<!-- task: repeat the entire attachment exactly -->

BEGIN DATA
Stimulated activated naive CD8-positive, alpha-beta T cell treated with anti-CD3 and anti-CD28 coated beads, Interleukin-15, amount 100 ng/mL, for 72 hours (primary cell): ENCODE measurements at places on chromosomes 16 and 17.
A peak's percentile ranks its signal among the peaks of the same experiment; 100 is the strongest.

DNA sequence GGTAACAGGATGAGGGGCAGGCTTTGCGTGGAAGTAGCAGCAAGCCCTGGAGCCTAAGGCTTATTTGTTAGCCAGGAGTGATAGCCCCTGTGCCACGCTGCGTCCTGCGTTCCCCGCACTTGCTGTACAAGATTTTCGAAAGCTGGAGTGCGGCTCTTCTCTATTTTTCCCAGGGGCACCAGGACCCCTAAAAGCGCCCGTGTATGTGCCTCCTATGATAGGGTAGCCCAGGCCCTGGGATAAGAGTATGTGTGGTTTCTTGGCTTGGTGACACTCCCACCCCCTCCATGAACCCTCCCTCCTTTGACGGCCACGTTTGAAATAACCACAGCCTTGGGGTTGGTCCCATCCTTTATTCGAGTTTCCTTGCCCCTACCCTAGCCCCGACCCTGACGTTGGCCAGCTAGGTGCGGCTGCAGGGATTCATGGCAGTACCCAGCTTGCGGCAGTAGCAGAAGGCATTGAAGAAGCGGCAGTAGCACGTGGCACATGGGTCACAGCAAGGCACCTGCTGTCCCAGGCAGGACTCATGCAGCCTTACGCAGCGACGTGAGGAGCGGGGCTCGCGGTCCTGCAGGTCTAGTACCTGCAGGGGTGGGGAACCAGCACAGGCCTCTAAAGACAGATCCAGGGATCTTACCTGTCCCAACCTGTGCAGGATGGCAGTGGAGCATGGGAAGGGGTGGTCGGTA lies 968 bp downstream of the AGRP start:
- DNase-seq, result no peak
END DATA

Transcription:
Stimulated activated naive CD8-positive, alpha-beta T cell treated with anti-CD3 and anti-CD28 coated beads, Interleukin-15, amount 100 ng/mL, for 72 hours (primary cell): ENCODE measurements at places on chromosomes 16 and 17.
A peak's percentile ranks its signal among the peaks of the same experiment; 100 is the strongest.

DNA sequence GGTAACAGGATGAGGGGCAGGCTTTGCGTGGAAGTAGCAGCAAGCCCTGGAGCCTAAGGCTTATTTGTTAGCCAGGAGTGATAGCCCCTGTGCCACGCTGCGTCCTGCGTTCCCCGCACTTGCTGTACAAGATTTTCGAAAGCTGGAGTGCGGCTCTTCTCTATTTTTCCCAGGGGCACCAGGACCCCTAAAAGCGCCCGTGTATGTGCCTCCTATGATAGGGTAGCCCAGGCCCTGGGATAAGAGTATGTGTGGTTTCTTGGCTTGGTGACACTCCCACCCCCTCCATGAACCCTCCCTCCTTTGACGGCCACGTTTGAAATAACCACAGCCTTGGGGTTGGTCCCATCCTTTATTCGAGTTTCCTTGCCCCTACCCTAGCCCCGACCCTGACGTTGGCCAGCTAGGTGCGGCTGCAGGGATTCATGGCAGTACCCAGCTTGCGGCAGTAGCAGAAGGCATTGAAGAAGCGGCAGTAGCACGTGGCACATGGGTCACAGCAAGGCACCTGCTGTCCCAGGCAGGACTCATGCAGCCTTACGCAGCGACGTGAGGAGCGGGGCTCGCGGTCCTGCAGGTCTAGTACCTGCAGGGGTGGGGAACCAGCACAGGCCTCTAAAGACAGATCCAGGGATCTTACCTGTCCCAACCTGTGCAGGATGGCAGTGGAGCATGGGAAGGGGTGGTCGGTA lies 968 bp downstream of the AGRP start:
- DNase-seq, result no peak